Moreover, there is a well-developed theoretical framework, dating from Adam Smith, with refinements continually being added, that articulates the central role of entrepreneurs in the creation of wealth, given secure property rights and adequate economic freedom.9
Many NGOs, on the other hand, are less than enthusiastic about economic growth as a means of alleviating poverty, especially insofar as they see economic liberalization, leading to increased economic growth, as support for corporate globalization. Moreover, they point to countless examples of populations within rapidly growing economies, such as those of China and India, who are not receiving any benefits from their nation's economic growth and may not for some decades to come. Because manufacturing-led economic growth takes place in urban areas, rural areas, in particular, are typically left behind.
Microfinance is one approach to this problem of unevenly distributed wealth creation: Help the rural poor directly instead of waiting for the benefits of economic growth to reach them decades later. But some organizations are interested in moving beyond microfinance to create more substantial rural enterprises.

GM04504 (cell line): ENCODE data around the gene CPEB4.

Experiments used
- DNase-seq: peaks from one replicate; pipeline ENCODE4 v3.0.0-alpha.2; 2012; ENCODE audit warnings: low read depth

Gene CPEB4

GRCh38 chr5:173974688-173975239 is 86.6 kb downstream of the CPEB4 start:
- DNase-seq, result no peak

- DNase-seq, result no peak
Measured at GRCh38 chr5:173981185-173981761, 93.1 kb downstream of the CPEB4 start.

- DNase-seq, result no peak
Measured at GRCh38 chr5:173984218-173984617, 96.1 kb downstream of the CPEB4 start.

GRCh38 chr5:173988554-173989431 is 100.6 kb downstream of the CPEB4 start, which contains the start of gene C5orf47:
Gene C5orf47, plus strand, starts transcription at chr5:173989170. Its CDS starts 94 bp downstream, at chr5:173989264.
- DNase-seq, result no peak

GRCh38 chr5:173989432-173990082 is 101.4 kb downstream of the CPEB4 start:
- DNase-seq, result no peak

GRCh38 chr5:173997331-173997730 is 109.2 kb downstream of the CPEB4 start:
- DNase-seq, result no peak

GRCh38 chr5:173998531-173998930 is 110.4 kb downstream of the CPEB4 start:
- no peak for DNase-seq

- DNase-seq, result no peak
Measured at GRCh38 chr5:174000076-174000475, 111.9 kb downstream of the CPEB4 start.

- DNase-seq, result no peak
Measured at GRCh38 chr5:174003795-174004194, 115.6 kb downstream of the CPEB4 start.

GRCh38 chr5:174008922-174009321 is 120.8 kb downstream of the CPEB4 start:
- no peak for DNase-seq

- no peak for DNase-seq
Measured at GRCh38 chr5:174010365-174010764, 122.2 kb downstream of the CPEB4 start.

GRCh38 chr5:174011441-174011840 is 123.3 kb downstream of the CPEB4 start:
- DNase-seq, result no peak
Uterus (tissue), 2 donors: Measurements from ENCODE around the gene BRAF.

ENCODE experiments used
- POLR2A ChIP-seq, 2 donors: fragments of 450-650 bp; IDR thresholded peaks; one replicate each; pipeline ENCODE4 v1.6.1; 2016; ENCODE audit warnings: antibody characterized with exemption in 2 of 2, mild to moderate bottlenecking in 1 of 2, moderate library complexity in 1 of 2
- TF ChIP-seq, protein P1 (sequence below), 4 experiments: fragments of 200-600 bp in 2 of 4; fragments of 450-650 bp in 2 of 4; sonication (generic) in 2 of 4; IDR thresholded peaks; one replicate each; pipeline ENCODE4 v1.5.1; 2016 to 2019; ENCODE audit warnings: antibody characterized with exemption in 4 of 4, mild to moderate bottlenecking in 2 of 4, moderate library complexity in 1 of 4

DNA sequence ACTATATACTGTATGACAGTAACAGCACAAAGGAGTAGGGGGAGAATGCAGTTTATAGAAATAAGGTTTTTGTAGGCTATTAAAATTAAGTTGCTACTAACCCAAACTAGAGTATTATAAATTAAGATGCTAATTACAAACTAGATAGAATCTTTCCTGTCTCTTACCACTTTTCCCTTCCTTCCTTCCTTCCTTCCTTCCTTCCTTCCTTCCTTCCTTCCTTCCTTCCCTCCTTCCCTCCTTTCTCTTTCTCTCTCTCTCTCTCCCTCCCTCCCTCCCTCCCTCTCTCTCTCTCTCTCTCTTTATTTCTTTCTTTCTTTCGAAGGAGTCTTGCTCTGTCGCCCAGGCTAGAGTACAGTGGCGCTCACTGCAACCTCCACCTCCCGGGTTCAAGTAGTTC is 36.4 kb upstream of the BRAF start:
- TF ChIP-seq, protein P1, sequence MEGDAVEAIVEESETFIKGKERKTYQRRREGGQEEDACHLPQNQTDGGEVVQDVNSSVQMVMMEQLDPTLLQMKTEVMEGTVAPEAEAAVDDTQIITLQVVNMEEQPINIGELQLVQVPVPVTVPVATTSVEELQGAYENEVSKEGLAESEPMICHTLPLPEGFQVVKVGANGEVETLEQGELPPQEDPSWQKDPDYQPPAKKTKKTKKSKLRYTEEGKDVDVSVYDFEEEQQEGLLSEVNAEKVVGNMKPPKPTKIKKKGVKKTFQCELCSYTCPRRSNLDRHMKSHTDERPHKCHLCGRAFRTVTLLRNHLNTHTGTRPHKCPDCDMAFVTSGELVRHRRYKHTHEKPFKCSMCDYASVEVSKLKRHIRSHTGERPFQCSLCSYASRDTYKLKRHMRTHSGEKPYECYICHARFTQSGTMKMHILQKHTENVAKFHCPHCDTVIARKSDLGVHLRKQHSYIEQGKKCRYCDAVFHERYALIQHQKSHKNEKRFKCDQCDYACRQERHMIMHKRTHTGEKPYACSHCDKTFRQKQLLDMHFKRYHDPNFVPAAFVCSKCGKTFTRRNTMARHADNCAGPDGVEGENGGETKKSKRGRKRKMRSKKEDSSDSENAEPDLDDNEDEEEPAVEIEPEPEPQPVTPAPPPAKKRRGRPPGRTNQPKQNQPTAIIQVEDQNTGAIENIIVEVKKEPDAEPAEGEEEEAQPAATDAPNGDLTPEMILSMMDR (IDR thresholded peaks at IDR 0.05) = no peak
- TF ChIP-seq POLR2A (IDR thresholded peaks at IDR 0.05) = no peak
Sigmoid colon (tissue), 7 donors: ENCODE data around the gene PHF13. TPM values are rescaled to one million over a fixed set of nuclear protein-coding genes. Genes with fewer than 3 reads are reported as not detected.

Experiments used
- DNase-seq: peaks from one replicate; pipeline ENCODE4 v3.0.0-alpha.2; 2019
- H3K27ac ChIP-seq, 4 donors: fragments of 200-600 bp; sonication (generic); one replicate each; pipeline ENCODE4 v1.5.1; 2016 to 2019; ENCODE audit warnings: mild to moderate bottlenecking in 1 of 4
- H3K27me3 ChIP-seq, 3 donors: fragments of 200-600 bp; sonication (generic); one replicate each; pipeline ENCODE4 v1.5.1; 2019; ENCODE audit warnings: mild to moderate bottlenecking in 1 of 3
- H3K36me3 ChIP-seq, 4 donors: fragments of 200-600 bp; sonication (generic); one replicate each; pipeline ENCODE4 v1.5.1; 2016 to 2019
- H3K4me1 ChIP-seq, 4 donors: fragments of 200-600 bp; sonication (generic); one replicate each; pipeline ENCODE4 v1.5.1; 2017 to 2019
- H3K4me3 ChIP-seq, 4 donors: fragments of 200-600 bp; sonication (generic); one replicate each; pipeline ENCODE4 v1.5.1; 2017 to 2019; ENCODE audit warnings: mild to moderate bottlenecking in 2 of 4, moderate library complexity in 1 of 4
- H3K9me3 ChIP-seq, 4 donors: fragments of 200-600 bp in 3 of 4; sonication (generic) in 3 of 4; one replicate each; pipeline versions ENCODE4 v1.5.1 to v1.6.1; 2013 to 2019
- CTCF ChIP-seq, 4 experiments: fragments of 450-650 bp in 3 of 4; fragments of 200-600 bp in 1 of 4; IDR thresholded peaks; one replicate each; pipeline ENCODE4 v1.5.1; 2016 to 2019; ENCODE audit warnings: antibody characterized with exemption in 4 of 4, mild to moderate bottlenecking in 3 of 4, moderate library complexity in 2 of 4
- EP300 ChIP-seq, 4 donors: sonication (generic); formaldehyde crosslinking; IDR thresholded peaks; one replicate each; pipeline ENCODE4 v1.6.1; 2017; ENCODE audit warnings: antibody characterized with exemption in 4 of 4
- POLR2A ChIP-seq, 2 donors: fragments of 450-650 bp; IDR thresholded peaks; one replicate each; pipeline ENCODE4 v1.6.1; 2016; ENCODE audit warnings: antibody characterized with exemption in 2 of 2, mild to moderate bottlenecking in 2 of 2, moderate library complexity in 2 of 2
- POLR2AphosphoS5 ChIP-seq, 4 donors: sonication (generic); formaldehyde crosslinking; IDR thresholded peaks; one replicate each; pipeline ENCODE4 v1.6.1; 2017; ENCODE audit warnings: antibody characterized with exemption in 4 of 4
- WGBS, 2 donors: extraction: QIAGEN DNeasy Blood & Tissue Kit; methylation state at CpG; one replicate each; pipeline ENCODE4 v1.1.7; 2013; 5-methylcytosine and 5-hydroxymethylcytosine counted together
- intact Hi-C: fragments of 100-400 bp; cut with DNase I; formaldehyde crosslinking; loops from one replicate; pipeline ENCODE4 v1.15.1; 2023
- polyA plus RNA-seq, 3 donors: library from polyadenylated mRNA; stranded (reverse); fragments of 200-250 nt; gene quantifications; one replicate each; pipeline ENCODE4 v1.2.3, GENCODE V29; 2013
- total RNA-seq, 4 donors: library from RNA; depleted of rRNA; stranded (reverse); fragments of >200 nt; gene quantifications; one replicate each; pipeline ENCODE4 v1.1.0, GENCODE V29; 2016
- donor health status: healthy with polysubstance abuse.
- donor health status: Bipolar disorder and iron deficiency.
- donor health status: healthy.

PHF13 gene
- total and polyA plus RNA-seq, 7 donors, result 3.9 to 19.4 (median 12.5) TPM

For instance, Vineet Rai is an Ashoka Fellow who has created a socially conscious Social Investment Bank to invest in rural enterprises in India. Although Vineet and his colleagues in Intellecap have enabled various microfinance funds, their organization's primary growth area is in enabling investment in larger enterprises.
Their largest enterprise is a mobile payments system, run as a for-profit enterprise, that currently serves a million clients and is adding several hundred thousand clients each month. The company uses a technological device that allows individual villagers to act as the village banker, who provides access to electronic banking to village members. Villagers are now able to earn interest, make electronic purchases and transfers, store their wealth securely, and develop a formal, electronically recorded credit history.
Intellecap identifies entrepreneurs who are capable of creating substantial enterprises that will benefit rural Indians and provide access to funding as well as business development expertise that result in the creation of substantial companies.10
Intellecap is one of the more sophisticated organizations working with large-scale socially-minded entrepreneurial enterprises. It consistently looks for profitable enterprises, and to that extent operates like a conventional investment bank (with a business consulting arm). At the same time, the organization maintains its commitment to a social mission, as it identifies and supports local rural entrepreneurs who can make a real difference.